Author Archives: Dr. Stephanie Carollo

Tetanus infection

On last night’s episode of “Resurrection,” Jacob’s father cut himself and needed stitches.  What else should he receive??  A tetanus shot.  In theory, any cut or scratch can lead to a tetanus infection, even if it’s not severe enough to require stitches.  Tetanus infections can be serious and even fatal in some cases.  Thus, it’s important to keep your tetanus status current, and to ask if you need a tetanus shot after any injury, as some are more susceptible than others to tetanus infection.

Nuts decrease your risk of diabetes and reduce mortality risk!

Eat nuts to decrease your risk of diabetes, reduce your cholesterol, and reduce your mortality risk!  Nuts were associated with a “significantly reduced risk of mortality” in a recent study of people at high cardiovascular risk.  Nuts have also been shown to decrease the risk of type 2 diabetes and to reduce cholesterol.  A handful (1.5 ounces) is optimal, particularly since nuts are high in calories, and it’s best to avoid salted or sugar coated nuts.

Dr. Stephanie Carollo - Foot Care

Staying in the game after an ankle sprain?

It’s important to be aware that playing through an ankle sprain risks increasing the ligament, tendon, and/or cartilage damage that may have occurred from the initial injury.  (Also, people sometimes assume that they “sprained” their ankle when they actually broke or fractured it.)  Once these structures have healed enough to allow a return to sports, however, ankle braces are a much better option versus taping the ankle, as they provide far more support than taping provides.  Fore more information visit our Ankle Sprain page.


What is a DVT or deep vein thrombosis? What is a PE or pulmonary embolism?

A pulmonary embolism is a blood clot in the lungs that usually originates from the deep veins in the legs, where it is termed a DVT or “deep vein thrombosis.”  Many factors put people at increased risk for DVT, including immobilization, trauma, estrogen-containing medications such as hormone replacement and birth control pills, smoking, some surgeries, cancer and other medical conditions.  Patients in the hospital can also be at increased risk for blood clots, and this should be discussed with the doctors caring for your loved one in the hospital.  PE can be fatal, and common symptoms of PE include shortness of breath, difficulty breathing, and chest pain.  Awareness of the condition can lead to early diagnosis and offers the best chance at a full recovery.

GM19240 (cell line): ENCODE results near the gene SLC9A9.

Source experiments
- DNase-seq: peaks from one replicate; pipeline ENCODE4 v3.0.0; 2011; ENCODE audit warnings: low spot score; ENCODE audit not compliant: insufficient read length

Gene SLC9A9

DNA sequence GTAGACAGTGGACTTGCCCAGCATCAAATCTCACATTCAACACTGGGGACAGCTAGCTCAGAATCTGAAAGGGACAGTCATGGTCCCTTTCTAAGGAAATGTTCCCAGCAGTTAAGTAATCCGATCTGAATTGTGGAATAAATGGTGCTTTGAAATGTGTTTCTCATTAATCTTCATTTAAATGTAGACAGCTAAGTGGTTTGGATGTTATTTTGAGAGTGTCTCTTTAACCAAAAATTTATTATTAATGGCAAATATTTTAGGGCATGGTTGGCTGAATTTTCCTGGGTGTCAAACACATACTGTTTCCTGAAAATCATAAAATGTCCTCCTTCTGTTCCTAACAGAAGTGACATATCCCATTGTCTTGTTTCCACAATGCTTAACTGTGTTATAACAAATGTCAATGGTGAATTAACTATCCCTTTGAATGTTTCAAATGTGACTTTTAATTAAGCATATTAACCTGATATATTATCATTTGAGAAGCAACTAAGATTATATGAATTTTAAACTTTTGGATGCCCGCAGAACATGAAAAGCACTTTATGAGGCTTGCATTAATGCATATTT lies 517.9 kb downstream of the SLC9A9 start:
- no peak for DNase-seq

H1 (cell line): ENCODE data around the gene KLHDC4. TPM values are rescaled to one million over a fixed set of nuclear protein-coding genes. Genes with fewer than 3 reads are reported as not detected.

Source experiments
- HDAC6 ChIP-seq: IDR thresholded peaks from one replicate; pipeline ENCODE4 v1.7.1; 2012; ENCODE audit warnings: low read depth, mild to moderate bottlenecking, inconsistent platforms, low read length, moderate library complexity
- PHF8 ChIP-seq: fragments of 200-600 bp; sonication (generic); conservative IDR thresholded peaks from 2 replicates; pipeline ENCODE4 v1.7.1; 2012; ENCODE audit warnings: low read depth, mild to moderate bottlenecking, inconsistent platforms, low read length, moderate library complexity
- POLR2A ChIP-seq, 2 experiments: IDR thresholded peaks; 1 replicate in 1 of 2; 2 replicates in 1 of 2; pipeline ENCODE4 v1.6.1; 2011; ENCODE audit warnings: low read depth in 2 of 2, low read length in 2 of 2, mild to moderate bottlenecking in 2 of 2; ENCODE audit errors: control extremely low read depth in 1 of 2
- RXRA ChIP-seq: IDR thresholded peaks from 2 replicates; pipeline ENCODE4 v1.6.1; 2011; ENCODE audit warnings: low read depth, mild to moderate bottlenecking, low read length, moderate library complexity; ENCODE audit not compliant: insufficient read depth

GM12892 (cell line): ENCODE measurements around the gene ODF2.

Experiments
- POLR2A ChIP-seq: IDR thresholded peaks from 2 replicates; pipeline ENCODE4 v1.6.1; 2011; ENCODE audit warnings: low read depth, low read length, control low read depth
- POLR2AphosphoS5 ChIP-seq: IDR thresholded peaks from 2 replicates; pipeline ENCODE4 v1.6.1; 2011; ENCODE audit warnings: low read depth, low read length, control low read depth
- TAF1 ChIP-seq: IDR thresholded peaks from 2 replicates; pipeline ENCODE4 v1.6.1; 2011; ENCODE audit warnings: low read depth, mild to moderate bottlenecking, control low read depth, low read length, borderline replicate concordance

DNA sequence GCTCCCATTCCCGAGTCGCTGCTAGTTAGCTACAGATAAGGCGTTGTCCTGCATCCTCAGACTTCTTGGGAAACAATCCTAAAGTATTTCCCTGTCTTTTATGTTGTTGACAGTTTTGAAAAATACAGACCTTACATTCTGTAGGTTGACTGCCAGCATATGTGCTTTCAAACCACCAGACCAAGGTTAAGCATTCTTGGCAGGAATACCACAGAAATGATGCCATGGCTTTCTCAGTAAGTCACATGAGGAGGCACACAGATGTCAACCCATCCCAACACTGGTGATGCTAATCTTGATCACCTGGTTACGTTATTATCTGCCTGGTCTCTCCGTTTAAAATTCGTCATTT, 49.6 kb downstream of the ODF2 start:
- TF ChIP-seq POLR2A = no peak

Picking Up Your Prescription

Anyone who uses the pharmacy drive-thru for prescription medication pick-up may want to be aware that pharmacists in a recent report ranked drive-thru windows high among distracting factors that can lead to delays and errors with prescription processing.  If you use the drive-through, make sure to check that both the drug and the dose are what your doctor ordered for you.

Running Shoes

One major retailer had “ultra-light weight” running shoes on sale today for $19.99.  A customer next to me said to her husband “it’s definitely worth a try for the price.”  These shoes were “minimalist” type shoes that were very lightweight, but also extremely flexible.  I could bend and twist them like a towel, just as can be done with a thin flip-flop.  I caution people about these types of footwear, as there is very little protection for your feet.  Therefore, these can place you at higher risk for stress fractures (especially if you’re female), puncture wounds and heel pain and/or pain in the ball of the foot, among other problems.  This is particularly true if you have high arches (as these feet often don’t absorb shock as well) or flat feet (as this foot structure results in extra motion occurring which can mean more stress on your feet.)   

Bone spur / Arthritis of big toe joint